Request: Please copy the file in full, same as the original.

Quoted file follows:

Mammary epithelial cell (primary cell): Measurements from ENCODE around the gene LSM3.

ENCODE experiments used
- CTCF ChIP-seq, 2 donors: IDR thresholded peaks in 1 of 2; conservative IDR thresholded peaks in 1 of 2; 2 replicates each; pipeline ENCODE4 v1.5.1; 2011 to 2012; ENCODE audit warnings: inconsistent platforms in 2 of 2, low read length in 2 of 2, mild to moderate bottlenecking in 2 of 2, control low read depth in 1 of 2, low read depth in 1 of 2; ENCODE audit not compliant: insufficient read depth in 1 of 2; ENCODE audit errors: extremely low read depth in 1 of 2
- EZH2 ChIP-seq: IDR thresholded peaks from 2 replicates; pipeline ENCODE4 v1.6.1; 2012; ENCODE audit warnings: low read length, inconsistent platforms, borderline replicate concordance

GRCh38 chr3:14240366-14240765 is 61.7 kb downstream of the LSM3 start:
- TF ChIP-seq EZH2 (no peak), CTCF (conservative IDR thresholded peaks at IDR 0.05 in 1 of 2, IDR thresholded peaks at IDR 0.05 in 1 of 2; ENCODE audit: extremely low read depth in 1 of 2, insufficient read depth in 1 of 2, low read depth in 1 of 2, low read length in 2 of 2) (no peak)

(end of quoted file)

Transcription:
Mammary epithelial cell (primary cell): Measurements from ENCODE around the gene LSM3.

ENCODE experiments used
- CTCF ChIP-seq, 2 donors: IDR thresholded peaks in 1 of 2; conservative IDR thresholded peaks in 1 of 2; 2 replicates each; pipeline ENCODE4 v1.5.1; 2011 to 2012; ENCODE audit warnings: inconsistent platforms in 2 of 2, low read length in 2 of 2, mild to moderate bottlenecking in 2 of 2, control low read depth in 1 of 2, low read depth in 1 of 2; ENCODE audit not compliant: insufficient read depth in 1 of 2; ENCODE audit errors: extremely low read depth in 1 of 2
- EZH2 ChIP-seq: IDR thresholded peaks from 2 replicates; pipeline ENCODE4 v1.6.1; 2012; ENCODE audit warnings: low read length, inconsistent platforms, borderline replicate concordance

GRCh38 chr3:14240366-14240765 is 61.7 kb downstream of the LSM3 start:
- TF ChIP-seq EZH2 (no peak), CTCF (conservative IDR thresholded peaks at IDR 0.05 in 1 of 2, IDR thresholded peaks at IDR 0.05 in 1 of 2; ENCODE audit: extremely low read depth in 1 of 2, insufficient read depth in 1 of 2, low read depth in 1 of 2, low read length in 2 of 2) (no peak)